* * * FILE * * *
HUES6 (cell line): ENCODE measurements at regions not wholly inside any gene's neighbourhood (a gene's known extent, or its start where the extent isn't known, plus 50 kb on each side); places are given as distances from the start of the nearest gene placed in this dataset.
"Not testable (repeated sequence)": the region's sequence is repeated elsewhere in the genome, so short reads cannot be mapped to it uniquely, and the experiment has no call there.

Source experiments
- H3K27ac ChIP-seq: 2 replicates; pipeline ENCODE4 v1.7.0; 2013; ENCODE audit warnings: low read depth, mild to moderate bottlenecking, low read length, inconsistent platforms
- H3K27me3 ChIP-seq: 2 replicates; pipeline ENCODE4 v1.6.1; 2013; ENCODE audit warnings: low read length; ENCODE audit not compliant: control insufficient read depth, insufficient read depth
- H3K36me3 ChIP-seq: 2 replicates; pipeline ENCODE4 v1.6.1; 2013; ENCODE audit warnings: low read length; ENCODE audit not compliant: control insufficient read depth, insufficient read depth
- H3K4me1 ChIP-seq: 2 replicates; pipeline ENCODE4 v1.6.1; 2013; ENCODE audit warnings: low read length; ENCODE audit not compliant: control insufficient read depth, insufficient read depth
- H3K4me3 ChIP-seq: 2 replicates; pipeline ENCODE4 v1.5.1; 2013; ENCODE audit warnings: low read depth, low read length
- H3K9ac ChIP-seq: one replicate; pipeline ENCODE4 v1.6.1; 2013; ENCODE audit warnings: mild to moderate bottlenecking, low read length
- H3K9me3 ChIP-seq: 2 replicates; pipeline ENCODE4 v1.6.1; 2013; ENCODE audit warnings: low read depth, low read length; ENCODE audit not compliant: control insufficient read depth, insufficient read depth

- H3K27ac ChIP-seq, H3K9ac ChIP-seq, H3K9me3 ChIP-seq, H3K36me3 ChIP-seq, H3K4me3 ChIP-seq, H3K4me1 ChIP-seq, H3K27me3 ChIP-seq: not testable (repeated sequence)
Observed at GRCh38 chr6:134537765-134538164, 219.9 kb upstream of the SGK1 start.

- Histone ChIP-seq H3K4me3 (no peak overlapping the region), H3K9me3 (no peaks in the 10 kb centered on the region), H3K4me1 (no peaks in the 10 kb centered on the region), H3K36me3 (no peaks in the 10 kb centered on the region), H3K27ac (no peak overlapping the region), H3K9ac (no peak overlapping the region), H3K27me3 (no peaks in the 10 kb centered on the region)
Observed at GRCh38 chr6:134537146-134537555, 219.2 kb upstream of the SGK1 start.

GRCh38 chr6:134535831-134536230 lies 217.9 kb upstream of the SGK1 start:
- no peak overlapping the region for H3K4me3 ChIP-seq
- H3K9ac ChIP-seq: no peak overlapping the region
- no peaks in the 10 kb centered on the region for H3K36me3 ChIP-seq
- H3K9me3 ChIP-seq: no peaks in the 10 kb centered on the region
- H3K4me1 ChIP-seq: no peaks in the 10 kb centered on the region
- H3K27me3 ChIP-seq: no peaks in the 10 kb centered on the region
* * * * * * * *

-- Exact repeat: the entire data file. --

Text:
HUES6 (cell line): ENCODE measurements at regions not wholly inside any gene's neighbourhood (a gene's known extent, or its start where the extent isn't known, plus 50 kb on each side); places are given as distances from the start of the nearest gene placed in this dataset.
"Not testable (repeated sequence)": the region's sequence is repeated elsewhere in the genome, so short reads cannot be mapped to it uniquely, and the experiment has no call there.

Source experiments
- H3K27ac ChIP-seq: 2 replicates; pipeline ENCODE4 v1.7.0; 2013; ENCODE audit warnings: low read depth, mild to moderate bottlenecking, low read length, inconsistent platforms
- H3K27me3 ChIP-seq: 2 replicates; pipeline ENCODE4 v1.6.1; 2013; ENCODE audit warnings: low read length; ENCODE audit not compliant: control insufficient read depth, insufficient read depth
- H3K36me3 ChIP-seq: 2 replicates; pipeline ENCODE4 v1.6.1; 2013; ENCODE audit warnings: low read length; ENCODE audit not compliant: control insufficient read depth, insufficient read depth
- H3K4me1 ChIP-seq: 2 replicates; pipeline ENCODE4 v1.6.1; 2013; ENCODE audit warnings: low read length; ENCODE audit not compliant: control insufficient read depth, insufficient read depth
- H3K4me3 ChIP-seq: 2 replicates; pipeline ENCODE4 v1.5.1; 2013; ENCODE audit warnings: low read depth, low read length
- H3K9ac ChIP-seq: one replicate; pipeline ENCODE4 v1.6.1; 2013; ENCODE audit warnings: mild to moderate bottlenecking, low read length
- H3K9me3 ChIP-seq: 2 replicates; pipeline ENCODE4 v1.6.1; 2013; ENCODE audit warnings: low read depth, low read length; ENCODE audit not compliant: control insufficient read depth, insufficient read depth

- H3K27ac ChIP-seq, H3K9ac ChIP-seq, H3K9me3 ChIP-seq, H3K36me3 ChIP-seq, H3K4me3 ChIP-seq, H3K4me1 ChIP-seq, H3K27me3 ChIP-seq: not testable (repeated sequence)
Observed at GRCh38 chr6:134537765-134538164, 219.9 kb upstream of the SGK1 start.

- Histone ChIP-seq H3K4me3 (no peak overlapping the region), H3K9me3 (no peaks in the 10 kb centered on the region), H3K4me1 (no peaks in the 10 kb centered on the region), H3K36me3 (no peaks in the 10 kb centered on the region), H3K27ac (no peak overlapping the region), H3K9ac (no peak overlapping the region), H3K27me3 (no peaks in the 10 kb centered on the region)
Observed at GRCh38 chr6:134537146-134537555, 219.2 kb upstream of the SGK1 start.

GRCh38 chr6:134535831-134536230 lies 217.9 kb upstream of the SGK1 start:
- no peak overlapping the region for H3K4me3 ChIP-seq
- H3K9ac ChIP-seq: no peak overlapping the region
- no peaks in the 10 kb centered on the region for H3K36me3 ChIP-seq
- H3K9me3 ChIP-seq: no peaks in the 10 kb centered on the region
- H3K4me1 ChIP-seq: no peaks in the 10 kb centered on the region
- H3K27me3 ChIP-seq: no peaks in the 10 kb centered on the region